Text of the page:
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Propagation vs. Propaganda in Education
On ordinate reactions to reality
I have previously written about The Abolition of Man, a collection of three lectures by C.S. Lewis that warned against moral relativism. A major part of these lectures had to do with how the younger generation is educated. In fact, this formed the starting point of Lewis’ entire argument.
In the first chapter, “Men without Chests,” Lewis recounted how he had been sent a book on English intended for schoolboys and girls. He called it The Green Book and its authors Gaius and Titius in order to conceal their identities. His main concern was about one particular section of the text:
In their second chapter Gaius and Titius quote the well-known story of Coleridge at the waterfall. You remember that there were two tourists present: that one called it 'sublime' and the other 'pretty'; and that Coleridge mentally endorsed the first judgement and rejected the second with disgust. Gaius and Titius comment as follows: ‘When the man said This is sublime, he appeared to be making a remark about the waterfall... Actually ... he was not making a remark about the waterfall, but a remark about his own feelings.’
Lewis disagreed with this assertion, pointing out the obvious “confusion” within it:
The feelings which make a man call an object sublime are not sublime feelings but feelings of veneration. If This is sublime is to be reduced at all to a statement about the speaker's feelings, the proper translation would be I have humble feelings. If the view held by Gaius and Titius were consistently applied it would lead to obvious absurdities. It would force them to maintain that You are contemptible means I have contemptible feelings', in fact that Your feelings are contemptible means My feelings are contemptible.
Aside from this confusion, the main issue with Gaius and Titius’ view, according to Lewis, was that children who read it will believe two propositions:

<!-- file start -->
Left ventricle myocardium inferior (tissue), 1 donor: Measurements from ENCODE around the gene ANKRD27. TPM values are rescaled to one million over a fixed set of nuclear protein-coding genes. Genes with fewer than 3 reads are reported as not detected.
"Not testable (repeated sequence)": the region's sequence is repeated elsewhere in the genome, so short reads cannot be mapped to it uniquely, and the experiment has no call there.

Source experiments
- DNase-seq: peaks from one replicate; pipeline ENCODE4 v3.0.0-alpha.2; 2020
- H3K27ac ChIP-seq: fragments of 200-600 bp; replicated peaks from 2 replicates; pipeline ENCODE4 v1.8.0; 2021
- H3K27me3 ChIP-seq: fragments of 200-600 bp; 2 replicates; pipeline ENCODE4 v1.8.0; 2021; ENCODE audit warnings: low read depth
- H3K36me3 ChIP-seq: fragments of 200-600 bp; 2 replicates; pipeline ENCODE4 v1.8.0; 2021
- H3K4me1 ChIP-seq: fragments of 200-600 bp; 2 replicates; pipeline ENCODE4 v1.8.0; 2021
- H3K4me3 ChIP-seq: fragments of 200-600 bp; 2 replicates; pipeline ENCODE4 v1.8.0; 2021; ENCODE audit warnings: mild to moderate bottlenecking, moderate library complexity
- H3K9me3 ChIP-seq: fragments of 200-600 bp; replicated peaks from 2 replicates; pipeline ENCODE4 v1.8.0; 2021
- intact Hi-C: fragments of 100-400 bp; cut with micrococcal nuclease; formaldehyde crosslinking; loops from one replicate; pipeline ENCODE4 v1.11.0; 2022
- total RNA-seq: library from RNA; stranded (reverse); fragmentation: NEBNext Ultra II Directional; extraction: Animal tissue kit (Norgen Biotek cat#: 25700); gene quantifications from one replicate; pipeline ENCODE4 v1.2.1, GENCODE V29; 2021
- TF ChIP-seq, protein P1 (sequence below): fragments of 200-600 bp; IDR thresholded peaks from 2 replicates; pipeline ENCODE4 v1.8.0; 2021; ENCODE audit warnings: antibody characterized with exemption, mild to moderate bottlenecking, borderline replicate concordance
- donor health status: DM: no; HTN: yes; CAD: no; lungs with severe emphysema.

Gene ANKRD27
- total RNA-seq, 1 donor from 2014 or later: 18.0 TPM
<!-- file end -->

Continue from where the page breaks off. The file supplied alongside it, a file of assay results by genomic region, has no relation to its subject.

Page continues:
Firstly, that all statements containing a predicate of value are statements about the emotional state of the speaker, and secondly, that all such statements are unimportant.
Taking such a stance on values and reducing them to mere emotional states was, in Lewis’ view, a grave mistake that would eventually lead to the conquest of the Conditioners, who are motivated simply by instincts and pleasure.
But, said Lewis, this was not always so:
Until quite modern times all teachers and even all men believed the universe to be such that certain emotional reactions on our part could be either congruous or incongruous to it — believed, in fact, that objects did not merely receive, but could merit, our approval or disapproval, our reverence or our contempt.
To say that the cataract is sublime means saying that our emotion of humility is appropriate or ordinate to the reality, and thus to speak of something else besides the emotion; just as to say that a shoe fits is to speak not only of shoes but of feet.
In my opinion, it is safe to say that Gaius and Titius’ view has taken root today. We no longer believe nor educate the younger generation about the appropriate emotional reactions to reality—subjectivism rules the day instead. If one person says the waterfall is sublime while another says it is merely pretty, both are equally “valid.” As Lewis says, this leads to a completely different type of educational outlook:
Hence the educational problem is wholly different according as you stand within or without the Tao. For those within, the task is to train in the pupil those responses which are in themselves appropriate, whether anyone is making them or not, and in making which the very nature of man consists.
Where the old initiated, the new merely ‘conditions’. The old dealt with its pupils as grown birds deal with young birds when they teach them to fly; the new deals with them more as the poultry-keeper deals with young birds— making them thus or thus for purposes of which the birds know nothing. In a word, the old was a kind of propagation—men transmitting manhood to men; the new is merely propaganda.
The other day, I was reading the essay On Study and Teaching by Hugh of Saint Victor (c. 1096–1141), and I felt it was a fairly good example of the “old” style of teaching as initiation and propagation rather than mere conditioning. In particular, a section on “mediation” about what one has learned stood out: